Both Google Wifi systems support a wide array of Wi-Fi standards, including 802.11 a, b, g, n, and ac (Wi-Fi 5), and are — theoretically — equally as fast. The latest Wi-Fi 6 standard, ax, is not available on either product.


Image used with permission by copyright holder

When it comes to the first-generation Google Wifi product, there aren’t a ton of unique features; the system can be controlled via the Google Wifi app, but that’s about it. Nest Wifi, however, is filled with a few surprises, including a built-in Google Assistant in every Wifi point. While the Wifi router itself is absent of a Google Assistant, each Wifi point (the mesh extenders in the network) features a far-field microphone array and a 40mm speaker driver. Using Nest Wifi points, you can call up Google with the “Hey Google” command and have your questions answered, or start playing the latest tunes from your favorite media service.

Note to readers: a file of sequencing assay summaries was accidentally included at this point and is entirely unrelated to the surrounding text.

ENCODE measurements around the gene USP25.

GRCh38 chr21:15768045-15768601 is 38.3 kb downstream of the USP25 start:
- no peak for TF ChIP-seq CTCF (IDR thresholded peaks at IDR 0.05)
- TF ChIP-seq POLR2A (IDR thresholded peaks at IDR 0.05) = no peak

Both Google Wifi and Nest Wifi offer smart technology to keep your experience as reliable as possible, including selecting the least congested wireless channel for transmitting and choosing the fastest available band for your devices. Due to the Nest’s implementation of Google Assistant in each Wifi point, its feature set is a bit better.

Price and availability

Image used with permission by copyright holder

Google Wifi can be found at participating retailers featuring a price cut. Google Wifi originally appeared for $130 on its launch, but can now be found for $100 — this set includes only one Google Wifi router, with each additional one costing another $100. A single Nest Wifi router can be purchased for $170, with each extra Nest Wifi point costing another $150. Google does offer discounts, such as the Nest Wifi router and two points kit for $350.

While Nest Wifi offers impressive features, there is no denying that you can obtain the first-generation Google Wifi system for a remarkable price.

Nest Wifi is the new kid on the network

Google Nest Wifi Review
Image used with permission by copyright holder

Both Google Wifi and Nest Wifi are excellent products, but Nest Wifi pulls ahead with its smaller design, improved range, and Google Assistant integration. However, at the price that Google Wifi has now made itself available, it continues to be an intriguing offer. Additionally, if you are someone who would prefer that Google doesn’t have microphones placed in your home, Google Wifi is the way to go.

For the best of modern mesh Wi-Fi, however, Nest Wifi is your best bet.